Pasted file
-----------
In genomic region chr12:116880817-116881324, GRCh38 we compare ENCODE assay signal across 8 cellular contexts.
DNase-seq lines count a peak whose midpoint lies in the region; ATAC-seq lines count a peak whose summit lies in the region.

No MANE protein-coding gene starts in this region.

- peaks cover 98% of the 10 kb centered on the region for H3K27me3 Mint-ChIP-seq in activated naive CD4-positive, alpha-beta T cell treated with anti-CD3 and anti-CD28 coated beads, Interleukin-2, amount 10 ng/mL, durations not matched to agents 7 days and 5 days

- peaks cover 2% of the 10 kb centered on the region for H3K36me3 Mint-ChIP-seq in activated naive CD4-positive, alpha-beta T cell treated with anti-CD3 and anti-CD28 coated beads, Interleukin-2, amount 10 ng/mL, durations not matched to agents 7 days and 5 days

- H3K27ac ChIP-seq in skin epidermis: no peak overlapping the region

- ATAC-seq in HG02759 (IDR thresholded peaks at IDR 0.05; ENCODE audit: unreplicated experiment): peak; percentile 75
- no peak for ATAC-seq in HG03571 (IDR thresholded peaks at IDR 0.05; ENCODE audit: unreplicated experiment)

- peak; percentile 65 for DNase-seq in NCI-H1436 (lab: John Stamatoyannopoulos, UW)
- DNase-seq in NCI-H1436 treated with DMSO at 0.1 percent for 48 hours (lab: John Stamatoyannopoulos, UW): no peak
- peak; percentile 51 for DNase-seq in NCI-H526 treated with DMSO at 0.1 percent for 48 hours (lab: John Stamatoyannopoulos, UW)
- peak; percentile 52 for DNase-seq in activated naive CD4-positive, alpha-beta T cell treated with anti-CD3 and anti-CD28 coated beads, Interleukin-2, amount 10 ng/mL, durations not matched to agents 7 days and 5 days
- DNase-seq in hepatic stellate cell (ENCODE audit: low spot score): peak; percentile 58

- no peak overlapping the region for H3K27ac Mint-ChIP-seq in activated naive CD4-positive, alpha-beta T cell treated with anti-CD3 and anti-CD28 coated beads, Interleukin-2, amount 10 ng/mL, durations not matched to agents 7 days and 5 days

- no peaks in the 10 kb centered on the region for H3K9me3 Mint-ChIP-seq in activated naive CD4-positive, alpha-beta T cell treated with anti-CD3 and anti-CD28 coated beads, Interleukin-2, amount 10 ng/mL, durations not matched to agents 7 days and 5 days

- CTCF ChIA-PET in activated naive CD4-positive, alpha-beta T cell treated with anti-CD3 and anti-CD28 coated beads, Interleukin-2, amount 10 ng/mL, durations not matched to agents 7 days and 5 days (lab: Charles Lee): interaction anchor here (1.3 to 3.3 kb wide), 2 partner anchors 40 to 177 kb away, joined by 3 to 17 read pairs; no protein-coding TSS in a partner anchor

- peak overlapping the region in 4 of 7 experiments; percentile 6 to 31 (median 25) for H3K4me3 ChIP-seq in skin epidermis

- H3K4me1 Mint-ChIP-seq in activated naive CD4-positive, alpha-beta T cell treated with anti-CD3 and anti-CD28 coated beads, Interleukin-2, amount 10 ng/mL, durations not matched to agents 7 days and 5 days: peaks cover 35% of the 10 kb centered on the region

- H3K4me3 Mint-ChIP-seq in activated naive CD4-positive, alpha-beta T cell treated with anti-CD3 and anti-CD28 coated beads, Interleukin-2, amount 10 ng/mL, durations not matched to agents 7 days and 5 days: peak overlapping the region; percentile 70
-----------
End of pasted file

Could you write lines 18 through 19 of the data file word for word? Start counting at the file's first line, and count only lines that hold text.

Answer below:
- H3K4me1 Mint-ChIP-seq in activated naive CD4-positive, alpha-beta T cell treated with anti-CD3 and anti-CD28 coated beads, Interleukin-2, amount 10 ng/mL, durations not matched to agents 7 days and 5 days: peaks cover 35% of the 10 kb centered on the region

- H3K4me3 Mint-ChIP-seq in activated naive CD4-positive, alpha-beta T cell treated with anti-CD3 and anti-CD28 coated beads, Interleukin-2, amount 10 ng/mL, durations not matched to agents 7 days and 5 days: peak overlapping the region; percentile 70